Anyone who read my road test of the Alfa Romeo Guilietta JTD
would probably have come away with the impression that I really wanted to like the car, but was struggling with four aspects that dulled the appeal.
I was unhappy with the driving position, the engine, the handling and a rather notchy gearbox, to be precise.
Well, I am glad to say, I have just driven the antidote. It came in the form of the Alfa Romeo Guilietta 1.4 Multiair TCT.
Fitted with the Alfa Romeo TCT six-speed double-clutch semi-automatic transmission, the TCT does away with the pesky clutch pedal which is too close to the centre console. It also seemed like the fractionally short legroom had been fixed.
Whatever, the overcrowding around the driving position is transformed. It’s still not ideal, perhaps, but pretty good.That’s one complaint sorted.
Next, the engine. With the JTD, my disappointment was down to sound quality and the lack of punch. After all, an Alfa Romeo should be sporty and it should also sound good – preferably with a hint of rasp from the exhaust.
The good news is that the Guilietta 1.4 Multiair TCT sounds better and goes better.That’s the second complaint sorted.
The third issue was the handling and how it seemed as though the suspension had not been tweaked to cope with the heavier diesel engine.
Sure enough the Guilietta 1.4 Multiair TCT felt noticeably more nimble and more composed. So that is third complaint sorted.
The fourth issue was fairly minor, but I found the gearchange on the JTD a bit notchy and occasionally obstructive.
The Guilietta 1.4 Multiair TCT has a comprehensive answer to this problem. It doesn’t have a conventional gearchange!So, I guess that’s the fourth complaint sorted!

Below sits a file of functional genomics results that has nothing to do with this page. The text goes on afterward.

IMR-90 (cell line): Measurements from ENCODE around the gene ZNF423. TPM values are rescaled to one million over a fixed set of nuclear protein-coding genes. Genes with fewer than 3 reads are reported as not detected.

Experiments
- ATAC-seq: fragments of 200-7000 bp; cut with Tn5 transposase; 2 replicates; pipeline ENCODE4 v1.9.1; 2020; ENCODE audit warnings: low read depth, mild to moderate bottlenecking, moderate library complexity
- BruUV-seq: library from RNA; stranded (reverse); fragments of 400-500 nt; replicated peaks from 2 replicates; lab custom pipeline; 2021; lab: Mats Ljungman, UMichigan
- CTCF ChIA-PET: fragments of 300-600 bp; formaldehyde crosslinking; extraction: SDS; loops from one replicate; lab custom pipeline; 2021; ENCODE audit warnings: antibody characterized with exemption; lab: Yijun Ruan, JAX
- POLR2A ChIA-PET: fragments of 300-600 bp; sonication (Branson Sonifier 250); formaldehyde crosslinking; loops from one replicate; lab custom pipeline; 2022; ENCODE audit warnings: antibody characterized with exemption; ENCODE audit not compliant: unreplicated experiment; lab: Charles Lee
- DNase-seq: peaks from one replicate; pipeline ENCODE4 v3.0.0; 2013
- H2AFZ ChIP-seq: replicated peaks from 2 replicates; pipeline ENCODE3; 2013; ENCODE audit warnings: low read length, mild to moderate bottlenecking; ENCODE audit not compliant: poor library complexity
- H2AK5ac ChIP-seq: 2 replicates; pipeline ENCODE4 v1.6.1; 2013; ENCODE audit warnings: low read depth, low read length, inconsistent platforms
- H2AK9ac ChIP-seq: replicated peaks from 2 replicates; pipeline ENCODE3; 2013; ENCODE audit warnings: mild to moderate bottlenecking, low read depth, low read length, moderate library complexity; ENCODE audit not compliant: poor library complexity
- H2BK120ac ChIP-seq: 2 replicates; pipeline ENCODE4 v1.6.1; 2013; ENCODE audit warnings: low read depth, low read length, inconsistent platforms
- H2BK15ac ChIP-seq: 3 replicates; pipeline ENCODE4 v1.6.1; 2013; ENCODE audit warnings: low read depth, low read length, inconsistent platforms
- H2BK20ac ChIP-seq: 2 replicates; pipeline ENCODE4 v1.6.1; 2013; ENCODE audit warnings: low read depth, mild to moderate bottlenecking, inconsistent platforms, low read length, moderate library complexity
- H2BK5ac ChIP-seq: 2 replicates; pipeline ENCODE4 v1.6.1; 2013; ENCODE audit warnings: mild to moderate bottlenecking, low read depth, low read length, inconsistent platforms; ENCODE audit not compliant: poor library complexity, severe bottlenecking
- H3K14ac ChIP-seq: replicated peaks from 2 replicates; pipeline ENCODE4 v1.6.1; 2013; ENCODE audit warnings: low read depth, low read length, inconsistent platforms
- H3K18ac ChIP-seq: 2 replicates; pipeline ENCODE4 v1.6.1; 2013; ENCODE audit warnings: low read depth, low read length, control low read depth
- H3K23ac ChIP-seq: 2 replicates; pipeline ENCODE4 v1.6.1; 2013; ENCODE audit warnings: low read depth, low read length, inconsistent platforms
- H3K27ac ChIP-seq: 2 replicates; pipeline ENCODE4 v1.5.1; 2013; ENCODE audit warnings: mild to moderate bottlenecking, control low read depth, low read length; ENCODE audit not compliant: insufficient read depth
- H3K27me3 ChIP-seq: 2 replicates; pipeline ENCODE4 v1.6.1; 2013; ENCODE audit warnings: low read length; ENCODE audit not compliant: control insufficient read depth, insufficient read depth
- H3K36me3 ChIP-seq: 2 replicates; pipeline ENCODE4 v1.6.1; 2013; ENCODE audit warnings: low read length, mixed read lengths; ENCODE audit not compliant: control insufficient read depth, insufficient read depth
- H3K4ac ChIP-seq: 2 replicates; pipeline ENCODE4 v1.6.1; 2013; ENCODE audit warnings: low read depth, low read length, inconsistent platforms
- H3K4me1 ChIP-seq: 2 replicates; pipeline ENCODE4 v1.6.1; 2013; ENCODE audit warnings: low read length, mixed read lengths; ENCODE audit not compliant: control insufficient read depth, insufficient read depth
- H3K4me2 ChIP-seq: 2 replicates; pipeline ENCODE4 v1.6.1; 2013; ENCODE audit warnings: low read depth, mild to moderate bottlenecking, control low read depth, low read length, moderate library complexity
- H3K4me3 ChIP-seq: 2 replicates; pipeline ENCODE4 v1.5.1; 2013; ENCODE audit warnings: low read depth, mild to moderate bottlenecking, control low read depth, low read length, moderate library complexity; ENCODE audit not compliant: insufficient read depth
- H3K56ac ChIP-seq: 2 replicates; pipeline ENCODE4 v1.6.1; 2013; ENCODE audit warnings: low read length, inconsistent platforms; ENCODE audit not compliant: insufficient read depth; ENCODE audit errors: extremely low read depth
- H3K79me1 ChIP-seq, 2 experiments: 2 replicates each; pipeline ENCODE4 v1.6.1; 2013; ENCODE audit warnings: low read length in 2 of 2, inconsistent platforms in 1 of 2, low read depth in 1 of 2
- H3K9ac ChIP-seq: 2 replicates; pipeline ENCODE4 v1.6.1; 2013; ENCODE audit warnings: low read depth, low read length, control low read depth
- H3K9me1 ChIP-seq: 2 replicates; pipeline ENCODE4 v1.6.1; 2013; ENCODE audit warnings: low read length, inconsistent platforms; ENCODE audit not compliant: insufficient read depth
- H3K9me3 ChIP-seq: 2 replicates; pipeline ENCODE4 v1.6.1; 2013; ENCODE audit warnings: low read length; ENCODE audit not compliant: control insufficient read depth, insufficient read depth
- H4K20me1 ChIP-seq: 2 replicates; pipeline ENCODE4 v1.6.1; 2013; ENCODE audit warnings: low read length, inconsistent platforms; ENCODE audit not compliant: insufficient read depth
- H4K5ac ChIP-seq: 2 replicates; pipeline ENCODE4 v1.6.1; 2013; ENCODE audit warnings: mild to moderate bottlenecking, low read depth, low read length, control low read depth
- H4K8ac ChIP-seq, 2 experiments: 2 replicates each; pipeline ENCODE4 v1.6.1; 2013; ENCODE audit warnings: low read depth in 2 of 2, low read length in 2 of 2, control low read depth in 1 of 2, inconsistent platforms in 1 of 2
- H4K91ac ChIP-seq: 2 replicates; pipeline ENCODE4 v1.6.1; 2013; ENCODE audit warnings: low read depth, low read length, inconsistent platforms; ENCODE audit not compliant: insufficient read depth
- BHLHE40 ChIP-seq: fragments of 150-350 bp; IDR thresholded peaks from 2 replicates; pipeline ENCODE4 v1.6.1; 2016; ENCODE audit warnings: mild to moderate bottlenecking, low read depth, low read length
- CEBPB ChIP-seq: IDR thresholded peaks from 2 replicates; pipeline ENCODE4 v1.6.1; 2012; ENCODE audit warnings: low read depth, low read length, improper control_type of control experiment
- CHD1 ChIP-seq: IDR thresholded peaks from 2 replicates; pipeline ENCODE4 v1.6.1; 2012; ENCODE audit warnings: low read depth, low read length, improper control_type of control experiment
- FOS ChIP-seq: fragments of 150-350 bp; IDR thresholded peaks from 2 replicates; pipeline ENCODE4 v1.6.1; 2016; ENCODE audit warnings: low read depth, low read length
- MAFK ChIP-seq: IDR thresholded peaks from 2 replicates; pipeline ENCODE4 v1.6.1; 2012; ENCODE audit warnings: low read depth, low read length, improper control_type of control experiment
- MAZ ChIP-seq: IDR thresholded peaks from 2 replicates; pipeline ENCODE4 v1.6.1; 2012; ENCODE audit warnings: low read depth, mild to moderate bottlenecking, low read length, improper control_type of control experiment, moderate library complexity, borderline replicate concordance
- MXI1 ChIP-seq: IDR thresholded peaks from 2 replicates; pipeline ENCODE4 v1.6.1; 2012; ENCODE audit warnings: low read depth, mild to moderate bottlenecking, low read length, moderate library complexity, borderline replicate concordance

The result of annihilating these four issues is the feeling that this is car that I should have been driving, back in 2011.
If you are tempted to sneer at the thought of a 1.4-litre with sporting aspirations, where have you been for the past couple of years? The trend to downsize to smaller turbocharged engines has been driven by the desire for lower fuel consumption and reduced emissions. Like the others, the 1.4TB is quite a revelation. Power output is 170 bhp and that propels the Guilietta to 62 mph in a respectable 7.7 seconds.
On paper, the economy objectives are achieved. The Alfa Romeo Guilietta 1.4 Multiair TCT has an official combined fuel consumption of 54.3 mpg. Carbon dioxide emissions are 121 g/km, putting it in Band D for UK road tax.
Talking of challenging perceptions, for years we have known that automatic gearboxes take the edge off both performance and economy. But, with the advent of double-clutch gearboxes, that rule has been overturned. Now you can drive an automatic that not only changes gear in the blink of an eye, but is also quicker and more economical than its manual counterpart.
The TCT is one such gearbox. For even better performance you can select the “dynamic” driving mode. Among the changes it makes is instructing the gearbox to hold onto low gears for longer, to maximise the performance.
The trouble is that overuse of the “dynamic” mode will tarnish your green halo, as I found on a number of trips. Revelling in the performance, I tended to get about 22 to 25 mpg.
Whereas the Alfa Romeo Guilietta JTD was a rather frustrating car to drive, the Guilietta 1.4TB Multiair TCT is a car that makes me want to choose its keys before leaving the house.
With sharp handling and steering, combined with reasonably lively performance and a gearchange that seems to know the best gear for any conditions, it is also the sort of car that would have me choosing the enjoyable B-road route to my destination.
There are two versions of the
Alfa Romeo Guilietta 1.4 Multiair TCT to choose from. The Lusso costs £21,855, while the more luxurious Veloce costs £23,155,
Thank goodness for the
Alfa Romeo Guilietta 1.4 Multiair TCT. I no longer feel out of step with my motoring writing colleagues who have been praising the new Guiletta!